The NHL and the St. Louis Blues are in a very tough spot at the moment. While there should still be a culmination to the season, the regular season is probably too much to ask.
The St. Louis Blues, the NHL and the entire sports world is caught between a rock and a hard place right now due to the virus pandemic. Thousands, if not hundreds of thousands, are without work because games are not being played.
We have often wondered how important sports really were since, in the end, it is just a game. However, now we see how big an impact it has.
People don’t have jobs, whether secondary or their main source of income. Fans are left trying to fill the void. That might not be as important as lost income, but it does affect people’s moods and even their outlook on life and the world.
Now, before we really get into this, and if you’ve made it this far without just X-ing the window out and complaining on social media, let me say I still want a finish to the overall season. Starting immediately with the playoffs just seems like the better deal.
Of course, all of that would be dependent on this wave of semi-panic going away so sports could actually resume. That’s still a big if right now.
I’m not the first one to present the idea of shutting down the rest of the regular season. ESPN’s Gret Wyshynski put it out there in his blog.
One of the biggest reasons to shut the season down is actually an economic one, though not for the teams. There are some teams (Boston and Buffalo were the ones named in Wyshynski’s piece) not paying their seasonal employees until they know games are canceled.
We can call this cold or callous is we want, but they are trying not to double-dip. Their fear, though not expressly stated, would be to pay these employees for missed games now and then have to pay them again if these regular season games are played.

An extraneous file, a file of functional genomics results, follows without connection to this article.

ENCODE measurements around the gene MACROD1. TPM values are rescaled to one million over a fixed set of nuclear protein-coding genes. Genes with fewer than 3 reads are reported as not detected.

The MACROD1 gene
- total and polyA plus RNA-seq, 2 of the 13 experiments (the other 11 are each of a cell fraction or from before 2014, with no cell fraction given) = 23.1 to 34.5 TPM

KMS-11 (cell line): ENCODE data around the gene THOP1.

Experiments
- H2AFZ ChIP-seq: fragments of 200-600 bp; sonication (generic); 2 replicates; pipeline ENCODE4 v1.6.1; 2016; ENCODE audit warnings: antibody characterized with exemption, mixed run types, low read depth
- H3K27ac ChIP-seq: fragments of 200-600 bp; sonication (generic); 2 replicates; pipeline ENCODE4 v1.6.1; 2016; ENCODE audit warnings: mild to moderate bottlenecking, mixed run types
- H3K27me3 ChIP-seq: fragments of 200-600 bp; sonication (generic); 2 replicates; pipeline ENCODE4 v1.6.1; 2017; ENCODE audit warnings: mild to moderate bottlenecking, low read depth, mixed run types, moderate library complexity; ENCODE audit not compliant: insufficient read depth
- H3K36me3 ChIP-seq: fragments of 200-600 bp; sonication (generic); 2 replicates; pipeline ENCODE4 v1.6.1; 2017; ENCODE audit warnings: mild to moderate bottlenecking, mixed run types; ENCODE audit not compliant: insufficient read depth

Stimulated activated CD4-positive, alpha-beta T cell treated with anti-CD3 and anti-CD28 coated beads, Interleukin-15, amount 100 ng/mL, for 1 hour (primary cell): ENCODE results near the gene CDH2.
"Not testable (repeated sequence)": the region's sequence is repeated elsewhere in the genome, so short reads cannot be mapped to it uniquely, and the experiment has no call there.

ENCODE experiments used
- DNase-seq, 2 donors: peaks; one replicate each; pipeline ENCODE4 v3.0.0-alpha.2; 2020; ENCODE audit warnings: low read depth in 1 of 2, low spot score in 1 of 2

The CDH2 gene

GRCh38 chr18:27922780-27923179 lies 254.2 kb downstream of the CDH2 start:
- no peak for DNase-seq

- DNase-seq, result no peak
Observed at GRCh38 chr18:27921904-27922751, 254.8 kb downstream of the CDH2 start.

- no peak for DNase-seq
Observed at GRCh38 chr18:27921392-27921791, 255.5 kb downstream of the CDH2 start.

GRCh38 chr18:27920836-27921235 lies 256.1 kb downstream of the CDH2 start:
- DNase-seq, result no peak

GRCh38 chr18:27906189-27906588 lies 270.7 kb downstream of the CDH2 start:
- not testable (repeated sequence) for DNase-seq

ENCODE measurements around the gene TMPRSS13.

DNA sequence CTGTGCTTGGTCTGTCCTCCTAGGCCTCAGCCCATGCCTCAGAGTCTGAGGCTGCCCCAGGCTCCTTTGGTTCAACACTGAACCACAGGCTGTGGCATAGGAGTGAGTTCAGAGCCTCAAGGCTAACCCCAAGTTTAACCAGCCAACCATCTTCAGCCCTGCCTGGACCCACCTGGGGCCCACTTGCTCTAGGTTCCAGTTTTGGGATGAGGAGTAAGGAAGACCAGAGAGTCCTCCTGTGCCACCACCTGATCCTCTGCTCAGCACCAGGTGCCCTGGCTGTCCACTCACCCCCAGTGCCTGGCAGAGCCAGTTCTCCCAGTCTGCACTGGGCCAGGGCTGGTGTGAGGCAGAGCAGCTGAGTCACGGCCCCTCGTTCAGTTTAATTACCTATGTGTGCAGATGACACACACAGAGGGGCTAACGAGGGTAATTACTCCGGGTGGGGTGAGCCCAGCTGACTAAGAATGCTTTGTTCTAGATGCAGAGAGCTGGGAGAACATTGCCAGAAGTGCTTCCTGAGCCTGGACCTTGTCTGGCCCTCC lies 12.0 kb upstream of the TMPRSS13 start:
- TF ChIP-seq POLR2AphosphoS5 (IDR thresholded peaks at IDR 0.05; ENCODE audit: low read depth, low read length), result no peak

It’s great the NHL wants to end the season in the most fair way possible. Those people need to get paid now though.
And season ticket holders want to know what is going on with their money too. Anyone who has dealt with pro teams on any level knows they will not willingly give up money already spent if they don’t have to. However, there are people that need that money. The normal argument against refunds is people already spent it, so they had money to spend. That was true when the payment was made, but people bought those tickets when they had disposable income and that is something that could be drying up quickly.
I realize that money is on the line for all involved. In the past I have been on teams’ side because a team like the Blues needs every penny since they don’t have owners with unlimited resources. The NHL is not poor by any means, but they also don’t have money just flowing in like the NFL.
A conservative estimate, from a source on the players’ side, indicated that upward of $100 million is on the line if the NHL doesn’t finish the regular season. I don’t believe the league or its teams have insurance that covers canceled games. – Greg Wyshynski, ESPN
As Wyshynski points out, how much money is the league going to actually recoup with their regular season games anyway? Sure, Blues fans would likely flock back to Enterprise Center as soon as a puck was going to be dropped.